March 2018 re-reading: Peter Taylor

The year I’ve just been back to is 1991 – my first year of living in the USA, and a year in which I seem to have read only 18 books. Two of them were pretty big, though: Charles Palliser’s pseudo-Victorian The Quincunx (at the beginning of the year) and Our Mutual Friend in the later part of the year. This was also the year my mother died, at the end of the summer in her 81st year; more or less at the same time I was feeling my way into a new role as editor of an American university’s weekly newspaper-cum-propaganda-sheet, leaving me little time (as I recall) for literary exploration.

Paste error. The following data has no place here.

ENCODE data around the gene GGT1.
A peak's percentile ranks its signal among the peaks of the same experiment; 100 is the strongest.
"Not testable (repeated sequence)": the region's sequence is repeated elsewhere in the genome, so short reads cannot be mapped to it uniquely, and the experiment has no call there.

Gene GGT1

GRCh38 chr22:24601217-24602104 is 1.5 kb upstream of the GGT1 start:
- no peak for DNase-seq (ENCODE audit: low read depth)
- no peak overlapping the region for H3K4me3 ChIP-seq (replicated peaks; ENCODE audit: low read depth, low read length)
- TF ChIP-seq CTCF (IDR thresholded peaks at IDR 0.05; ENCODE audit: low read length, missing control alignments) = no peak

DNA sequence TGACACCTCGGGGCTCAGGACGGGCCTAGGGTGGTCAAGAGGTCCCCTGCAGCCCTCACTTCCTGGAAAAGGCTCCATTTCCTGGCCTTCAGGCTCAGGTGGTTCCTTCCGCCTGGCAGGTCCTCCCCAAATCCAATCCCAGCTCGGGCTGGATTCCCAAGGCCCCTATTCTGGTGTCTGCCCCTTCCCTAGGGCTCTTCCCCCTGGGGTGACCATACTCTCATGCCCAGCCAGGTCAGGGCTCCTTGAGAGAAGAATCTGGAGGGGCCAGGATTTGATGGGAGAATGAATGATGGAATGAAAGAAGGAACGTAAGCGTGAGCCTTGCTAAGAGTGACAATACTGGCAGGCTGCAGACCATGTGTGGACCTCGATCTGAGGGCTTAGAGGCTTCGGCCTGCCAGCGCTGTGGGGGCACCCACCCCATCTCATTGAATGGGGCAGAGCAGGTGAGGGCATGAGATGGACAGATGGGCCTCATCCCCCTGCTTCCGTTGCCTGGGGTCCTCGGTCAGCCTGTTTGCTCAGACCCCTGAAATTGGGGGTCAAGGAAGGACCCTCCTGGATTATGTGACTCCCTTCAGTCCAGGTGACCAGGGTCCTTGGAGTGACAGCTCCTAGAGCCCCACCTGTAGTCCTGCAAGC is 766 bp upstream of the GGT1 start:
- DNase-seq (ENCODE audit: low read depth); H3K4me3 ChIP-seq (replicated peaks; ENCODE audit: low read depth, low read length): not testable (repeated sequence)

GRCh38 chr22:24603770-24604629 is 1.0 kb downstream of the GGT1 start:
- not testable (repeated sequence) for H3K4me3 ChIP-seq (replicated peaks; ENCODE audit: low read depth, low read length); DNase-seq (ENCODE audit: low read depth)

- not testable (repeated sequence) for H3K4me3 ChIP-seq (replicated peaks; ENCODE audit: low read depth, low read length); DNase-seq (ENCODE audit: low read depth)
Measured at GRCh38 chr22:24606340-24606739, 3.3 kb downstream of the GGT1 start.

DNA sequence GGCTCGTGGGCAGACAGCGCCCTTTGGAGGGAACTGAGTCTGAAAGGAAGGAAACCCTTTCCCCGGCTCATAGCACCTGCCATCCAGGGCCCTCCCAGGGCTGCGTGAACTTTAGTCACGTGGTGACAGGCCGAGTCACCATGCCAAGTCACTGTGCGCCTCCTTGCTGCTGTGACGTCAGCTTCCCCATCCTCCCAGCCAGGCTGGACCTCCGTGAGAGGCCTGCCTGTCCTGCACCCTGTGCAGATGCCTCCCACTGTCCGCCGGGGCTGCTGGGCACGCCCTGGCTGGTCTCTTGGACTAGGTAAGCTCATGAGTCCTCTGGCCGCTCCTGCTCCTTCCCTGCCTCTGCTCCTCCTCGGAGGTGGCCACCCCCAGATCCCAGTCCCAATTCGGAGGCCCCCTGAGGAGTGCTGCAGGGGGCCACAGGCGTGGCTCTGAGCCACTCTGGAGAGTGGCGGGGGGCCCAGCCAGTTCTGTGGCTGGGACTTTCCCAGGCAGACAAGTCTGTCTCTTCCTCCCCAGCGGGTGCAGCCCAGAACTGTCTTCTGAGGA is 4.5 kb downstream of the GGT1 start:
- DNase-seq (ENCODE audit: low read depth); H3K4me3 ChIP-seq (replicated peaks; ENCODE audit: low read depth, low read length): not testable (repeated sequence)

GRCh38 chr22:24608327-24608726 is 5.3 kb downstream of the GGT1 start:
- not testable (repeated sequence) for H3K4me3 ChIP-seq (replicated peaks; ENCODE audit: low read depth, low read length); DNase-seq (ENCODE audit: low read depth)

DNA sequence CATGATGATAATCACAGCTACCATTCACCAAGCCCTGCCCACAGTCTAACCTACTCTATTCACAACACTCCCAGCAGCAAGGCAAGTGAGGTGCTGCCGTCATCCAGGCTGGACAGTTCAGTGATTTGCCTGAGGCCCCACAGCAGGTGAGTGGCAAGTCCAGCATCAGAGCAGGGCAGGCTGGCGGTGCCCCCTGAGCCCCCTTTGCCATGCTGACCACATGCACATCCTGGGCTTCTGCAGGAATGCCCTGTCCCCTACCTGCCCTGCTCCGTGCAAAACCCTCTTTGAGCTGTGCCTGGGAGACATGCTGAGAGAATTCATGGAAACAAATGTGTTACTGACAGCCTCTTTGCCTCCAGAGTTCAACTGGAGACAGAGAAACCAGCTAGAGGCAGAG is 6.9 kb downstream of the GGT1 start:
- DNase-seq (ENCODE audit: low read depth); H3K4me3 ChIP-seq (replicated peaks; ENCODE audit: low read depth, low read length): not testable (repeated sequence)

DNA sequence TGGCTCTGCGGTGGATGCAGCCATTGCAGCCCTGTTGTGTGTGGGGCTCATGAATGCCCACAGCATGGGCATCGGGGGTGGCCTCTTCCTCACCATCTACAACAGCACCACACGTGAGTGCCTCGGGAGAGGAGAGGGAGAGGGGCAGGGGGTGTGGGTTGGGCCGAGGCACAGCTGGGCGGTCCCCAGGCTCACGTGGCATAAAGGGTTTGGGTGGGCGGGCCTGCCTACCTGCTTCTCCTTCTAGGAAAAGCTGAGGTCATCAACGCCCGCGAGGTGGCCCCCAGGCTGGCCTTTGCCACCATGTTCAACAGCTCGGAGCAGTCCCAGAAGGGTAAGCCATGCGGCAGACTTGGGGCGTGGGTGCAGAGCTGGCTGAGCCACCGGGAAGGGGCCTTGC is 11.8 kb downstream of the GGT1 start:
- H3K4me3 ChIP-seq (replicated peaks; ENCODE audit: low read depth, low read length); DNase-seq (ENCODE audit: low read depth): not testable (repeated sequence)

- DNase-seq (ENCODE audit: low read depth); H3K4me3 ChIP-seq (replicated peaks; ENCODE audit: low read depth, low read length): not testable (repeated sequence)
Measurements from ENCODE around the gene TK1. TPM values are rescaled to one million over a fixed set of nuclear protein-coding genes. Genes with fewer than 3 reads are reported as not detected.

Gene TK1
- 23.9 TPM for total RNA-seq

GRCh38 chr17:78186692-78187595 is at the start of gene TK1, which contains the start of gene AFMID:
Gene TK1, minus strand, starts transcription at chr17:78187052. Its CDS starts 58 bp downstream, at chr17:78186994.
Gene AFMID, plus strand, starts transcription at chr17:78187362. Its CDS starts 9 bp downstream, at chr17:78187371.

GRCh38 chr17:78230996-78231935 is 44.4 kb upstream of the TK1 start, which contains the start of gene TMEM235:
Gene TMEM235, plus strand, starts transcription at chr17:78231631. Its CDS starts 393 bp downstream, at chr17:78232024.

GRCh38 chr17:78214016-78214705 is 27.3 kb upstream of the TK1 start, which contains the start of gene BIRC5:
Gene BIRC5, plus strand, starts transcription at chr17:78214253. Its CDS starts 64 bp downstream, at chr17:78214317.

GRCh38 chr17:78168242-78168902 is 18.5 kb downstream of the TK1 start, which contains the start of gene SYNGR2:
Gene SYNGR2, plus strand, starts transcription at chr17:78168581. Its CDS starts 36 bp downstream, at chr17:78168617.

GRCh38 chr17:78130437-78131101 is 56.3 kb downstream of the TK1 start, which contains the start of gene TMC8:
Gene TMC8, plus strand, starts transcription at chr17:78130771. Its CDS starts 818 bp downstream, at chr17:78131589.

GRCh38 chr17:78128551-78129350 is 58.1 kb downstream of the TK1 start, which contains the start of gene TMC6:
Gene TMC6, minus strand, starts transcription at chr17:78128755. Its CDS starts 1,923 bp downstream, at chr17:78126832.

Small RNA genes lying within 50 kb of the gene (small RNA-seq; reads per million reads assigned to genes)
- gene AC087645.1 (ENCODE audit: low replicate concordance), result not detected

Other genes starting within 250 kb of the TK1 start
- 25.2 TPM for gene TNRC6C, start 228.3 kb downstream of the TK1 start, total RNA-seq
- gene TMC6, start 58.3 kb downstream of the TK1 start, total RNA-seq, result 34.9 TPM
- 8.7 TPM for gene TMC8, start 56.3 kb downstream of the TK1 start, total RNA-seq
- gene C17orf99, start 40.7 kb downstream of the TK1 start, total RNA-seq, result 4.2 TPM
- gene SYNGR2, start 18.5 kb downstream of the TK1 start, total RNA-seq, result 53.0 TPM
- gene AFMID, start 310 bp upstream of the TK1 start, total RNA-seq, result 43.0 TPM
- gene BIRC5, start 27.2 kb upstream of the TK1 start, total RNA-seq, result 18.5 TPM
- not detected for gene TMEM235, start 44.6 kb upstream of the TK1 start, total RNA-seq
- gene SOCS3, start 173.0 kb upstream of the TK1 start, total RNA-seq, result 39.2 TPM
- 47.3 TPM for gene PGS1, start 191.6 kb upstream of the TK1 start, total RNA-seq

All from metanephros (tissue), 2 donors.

Still, I managed to discover some US authors I hadn’t read before: Allan Gurganus, Andre Dubus, Peter Cameron … and Peter Taylor, whose In the Miro District I’ve chosen to re-read, mainly because it is still on my shelves. Who he? A well-thought-of US fiction writer (1917-1994), his fame doesn’t seem to have crossed the Atlantic. I don’t think I’d heard of him before I moved to live in the US; and maybe it was only after I had picked up this book, with its “Pulitzer Prize winner” label, in one of Boston’s (then) many second-hand-book stores that I perhaps knew anything about him at all. The cover of this paperback (see below) is rather odd, incidentally: it’s not credited to any artist, and I’m not sure what story it’s supposed to illustrate.